All of this complicates what has been, until very recently, the reigning hypothesis behind how voices come about. That would be the ‘misattributed inner speech’ hypothesis, which holds that voices are just our internal stream-of-consciousness, which we erroneously regard as coming from an external source, due to some neurological quirk. ‘But if it’s inner speech,’ asks Fernyhough, ‘then why on earth do some people hear birds singing, water rushing, paper rustling?’
A likelier answer, he says, is that voice-hearers could be experiencing a disparate range of verbal hallucinations. He proposes four broad categories: ‘anomalous communication’, where you sense something is communicating with you, but it’s not quite speech; ‘intrusions from memory’, where you could be re-experiencing something that happened to you; ‘hypervigilance’, in which you are gripped by the anxious conviction that everyone sees you in a specific negative light, say, as a paedophile; and finally, ‘inner speech’, a stream-of-consciousness kind of voice that would account for how much voice-hearers’ experiences are tailored to their specific culture and circumstance. In a recent survey, Tanya Luhrmann, an anthropologist at Stanford, compared the preoccupations of voice-hearers in Ghana, the US, and India. She found that Indians and Ghanaians took their voices to be family members or divine figures, while Americans felt ‘bombarded’ by unfamiliar voices that commanded them to commit grisly acts towards themselves or others.
Fernyhough thinks these distinctions mean that different types of voices call for different types of treatment. In a paper published in Frontiers in Psychology earlier this year, Fernyhough and his colleagues wrote that existing treatments ‘fail to address the heterogeneity of the experience’, and suggested that treatments ought to be ‘tailored to sub-types’ of voices, since they each represent a different set of neurobiological alterations or cognitive biases.
Work in this field is only just beginning, but Fernyhough says it has found widespread interest and acceptance, even among psychiatrists. ‘I think everyone now acknowledges that we’ve got to take a broad, multi-disciplinary perspective,’ he says, ‘and that if you try to reduce voice-hearing to an event in the brain, you’ll miss a lot of what’s important.’
Nothing could feel more familiar than the self we all call me. But the voice-hearing movement (along with a psychiatry that has rejected the concept of ‘multiple personalities’ in favour of the more nuanced ‘dissociative disorder’) reveals that not all mes are first-person singular. This is not always a distressing state. In its investigation of how we remember, pay attention, perceive and act, neuroscience has exposed the fragility of what we once considered so natural and coherent: a unified self.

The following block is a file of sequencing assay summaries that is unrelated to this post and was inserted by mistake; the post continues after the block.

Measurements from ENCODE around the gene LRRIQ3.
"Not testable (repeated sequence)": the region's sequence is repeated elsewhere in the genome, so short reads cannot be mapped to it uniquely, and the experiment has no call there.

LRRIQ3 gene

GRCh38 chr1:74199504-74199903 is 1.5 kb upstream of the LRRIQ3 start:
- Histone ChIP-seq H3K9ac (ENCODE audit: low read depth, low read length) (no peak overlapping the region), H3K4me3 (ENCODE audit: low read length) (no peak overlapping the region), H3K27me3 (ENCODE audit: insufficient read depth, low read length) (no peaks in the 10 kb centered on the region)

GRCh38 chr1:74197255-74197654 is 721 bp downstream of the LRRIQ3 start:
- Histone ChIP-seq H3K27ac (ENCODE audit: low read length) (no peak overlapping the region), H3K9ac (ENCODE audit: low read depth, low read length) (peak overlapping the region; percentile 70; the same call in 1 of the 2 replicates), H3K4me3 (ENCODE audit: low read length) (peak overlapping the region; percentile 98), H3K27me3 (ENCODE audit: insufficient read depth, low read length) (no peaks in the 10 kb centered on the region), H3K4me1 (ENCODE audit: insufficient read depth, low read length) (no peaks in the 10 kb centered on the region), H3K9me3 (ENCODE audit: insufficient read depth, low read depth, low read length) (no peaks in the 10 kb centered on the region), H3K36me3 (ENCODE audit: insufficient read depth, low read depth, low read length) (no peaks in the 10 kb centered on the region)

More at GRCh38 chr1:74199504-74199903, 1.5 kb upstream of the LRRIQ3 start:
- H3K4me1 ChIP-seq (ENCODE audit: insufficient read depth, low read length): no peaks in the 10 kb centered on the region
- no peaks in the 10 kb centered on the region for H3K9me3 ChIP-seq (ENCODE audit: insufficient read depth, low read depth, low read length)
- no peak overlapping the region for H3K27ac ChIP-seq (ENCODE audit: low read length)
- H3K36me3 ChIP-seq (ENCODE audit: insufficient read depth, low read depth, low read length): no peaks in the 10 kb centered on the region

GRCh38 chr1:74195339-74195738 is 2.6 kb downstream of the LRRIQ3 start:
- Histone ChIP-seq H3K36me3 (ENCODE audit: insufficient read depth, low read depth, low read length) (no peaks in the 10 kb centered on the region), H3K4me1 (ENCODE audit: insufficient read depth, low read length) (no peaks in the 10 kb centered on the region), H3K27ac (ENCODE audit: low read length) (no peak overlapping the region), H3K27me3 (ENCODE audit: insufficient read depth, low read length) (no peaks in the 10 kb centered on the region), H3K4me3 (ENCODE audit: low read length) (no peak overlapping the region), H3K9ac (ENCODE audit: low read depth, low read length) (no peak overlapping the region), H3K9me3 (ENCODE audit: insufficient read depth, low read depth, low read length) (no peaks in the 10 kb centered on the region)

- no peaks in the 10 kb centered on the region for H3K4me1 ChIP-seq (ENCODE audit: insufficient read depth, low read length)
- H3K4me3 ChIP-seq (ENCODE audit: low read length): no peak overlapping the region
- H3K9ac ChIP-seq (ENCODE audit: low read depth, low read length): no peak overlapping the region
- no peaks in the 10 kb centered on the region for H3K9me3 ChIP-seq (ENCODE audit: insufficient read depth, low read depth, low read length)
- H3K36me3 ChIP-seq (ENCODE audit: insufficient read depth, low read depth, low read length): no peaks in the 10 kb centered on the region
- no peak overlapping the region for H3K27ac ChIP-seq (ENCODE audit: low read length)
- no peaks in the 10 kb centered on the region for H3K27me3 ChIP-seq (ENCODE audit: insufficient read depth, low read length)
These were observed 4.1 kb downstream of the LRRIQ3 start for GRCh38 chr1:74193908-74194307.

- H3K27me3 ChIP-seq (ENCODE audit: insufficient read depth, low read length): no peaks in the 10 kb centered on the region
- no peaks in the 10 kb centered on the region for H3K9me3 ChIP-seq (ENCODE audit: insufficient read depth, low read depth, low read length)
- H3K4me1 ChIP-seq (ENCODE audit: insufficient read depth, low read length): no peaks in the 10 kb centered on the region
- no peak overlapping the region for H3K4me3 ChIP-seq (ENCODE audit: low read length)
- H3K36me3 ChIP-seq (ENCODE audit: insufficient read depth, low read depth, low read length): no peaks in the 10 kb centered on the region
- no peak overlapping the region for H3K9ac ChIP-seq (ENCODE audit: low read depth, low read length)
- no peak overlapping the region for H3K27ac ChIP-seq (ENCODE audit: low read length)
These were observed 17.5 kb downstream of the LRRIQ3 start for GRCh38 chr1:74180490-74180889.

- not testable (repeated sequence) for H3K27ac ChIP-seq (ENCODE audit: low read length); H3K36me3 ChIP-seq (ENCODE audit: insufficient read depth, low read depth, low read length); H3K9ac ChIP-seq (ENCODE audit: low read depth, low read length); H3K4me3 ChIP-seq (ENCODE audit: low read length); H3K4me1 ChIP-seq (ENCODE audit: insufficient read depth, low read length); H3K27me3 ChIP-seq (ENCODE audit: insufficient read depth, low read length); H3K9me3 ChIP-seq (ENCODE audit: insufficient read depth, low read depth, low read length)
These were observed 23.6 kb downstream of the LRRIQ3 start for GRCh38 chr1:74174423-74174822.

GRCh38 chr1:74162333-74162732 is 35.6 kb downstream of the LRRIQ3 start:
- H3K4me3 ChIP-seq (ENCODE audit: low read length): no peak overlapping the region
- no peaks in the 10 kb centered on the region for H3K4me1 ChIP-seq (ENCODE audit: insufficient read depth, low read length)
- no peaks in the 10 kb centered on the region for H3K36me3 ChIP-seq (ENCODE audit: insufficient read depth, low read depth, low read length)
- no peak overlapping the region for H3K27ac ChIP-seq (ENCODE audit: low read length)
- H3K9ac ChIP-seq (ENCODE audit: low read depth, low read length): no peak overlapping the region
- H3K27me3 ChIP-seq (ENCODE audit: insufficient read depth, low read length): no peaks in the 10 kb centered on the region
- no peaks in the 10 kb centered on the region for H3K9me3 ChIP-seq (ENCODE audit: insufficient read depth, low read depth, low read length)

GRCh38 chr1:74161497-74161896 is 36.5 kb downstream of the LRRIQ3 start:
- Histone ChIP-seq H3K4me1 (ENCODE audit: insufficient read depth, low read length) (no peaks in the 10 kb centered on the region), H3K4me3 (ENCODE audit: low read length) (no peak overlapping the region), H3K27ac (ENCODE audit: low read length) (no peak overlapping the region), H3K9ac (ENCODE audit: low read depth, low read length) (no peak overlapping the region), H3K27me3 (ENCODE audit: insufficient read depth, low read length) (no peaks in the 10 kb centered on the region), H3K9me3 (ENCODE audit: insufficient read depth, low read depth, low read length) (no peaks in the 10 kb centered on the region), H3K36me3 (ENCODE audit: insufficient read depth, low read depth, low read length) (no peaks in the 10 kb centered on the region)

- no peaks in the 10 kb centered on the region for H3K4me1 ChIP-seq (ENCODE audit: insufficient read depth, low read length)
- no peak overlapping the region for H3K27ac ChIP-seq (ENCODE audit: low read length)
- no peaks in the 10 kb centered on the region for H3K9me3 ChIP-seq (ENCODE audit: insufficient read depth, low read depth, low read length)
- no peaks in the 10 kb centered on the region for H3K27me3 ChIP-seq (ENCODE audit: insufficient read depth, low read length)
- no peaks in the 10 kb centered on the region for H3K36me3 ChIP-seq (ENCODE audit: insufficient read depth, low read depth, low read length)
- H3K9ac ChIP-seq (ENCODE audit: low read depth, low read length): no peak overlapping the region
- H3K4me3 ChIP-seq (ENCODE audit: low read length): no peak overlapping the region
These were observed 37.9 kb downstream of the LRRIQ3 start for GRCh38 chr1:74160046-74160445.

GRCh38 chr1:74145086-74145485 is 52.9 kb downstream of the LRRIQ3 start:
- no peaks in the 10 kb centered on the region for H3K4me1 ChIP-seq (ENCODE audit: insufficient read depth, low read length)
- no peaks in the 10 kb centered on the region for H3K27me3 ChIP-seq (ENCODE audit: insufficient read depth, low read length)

We once considered the self to be a towering strongbox freighted with our experiences and memories, but the new work has shown that vault to be about as secure and enduring as a large, warmed-over glacier. ‘Water runs down the cracks and crevices, melting the ice on its way,’ says Anil Seth, a neuroscientist and the co-director of the Sackler Centre for Consciousness Science in Brighton, ‘and then it refreezes in a slightly different way. The process of remembering is one of regeneration and reconstruction.’
Barry Smith, the director of the Institute of Philosophy at the School of Advanced Study in London, describes a 1998 study by the French neuroscientist Marc Jeannerod, who asked subjects to repeatedly watch straight lines on a computer screen and trace them with a stylus on a digital tablet. When the experimenters warped the lines on the screen, the study participants automatically began to skew theirs. ‘We have a view of ourselves as in control, pulling the levers,’ says Smith, ‘but what we’re doing is claiming conscious control of what goes on anyway. So consciousness, in the sense of conscious intention, decision-making and guidance, is being dethroned.’
The cognitive neurologists most responsible for this dethroning are Chris Frith, of University College London, and Daniel Wolpert, of the University of Cambridge. Their 2000 ‘forward model’ suggests that the brain chooses not to dawdle over sensory inputs before acting; it just acts upon its best predictions. Most times, the sensations match our guesswork, and our actions feel effortless. So too does our sense of self. ‘If you’re subliminally aware of your heartbeat, your breathing, of how heavy your limbs are, you make predictions about continuing to feel that,’ explains Smith, ‘and when you get sensory information that matches what you’re feeling, the brain says: “Ah, that must be me. And these are my thoughts, my limbs, my memories.”’
When our brain stops being able to make those predictions, our sense of recognition and ownership falters. Perhaps that’s one way for phantoms to seize control of our limbs, and goddesses to take over our thoughts.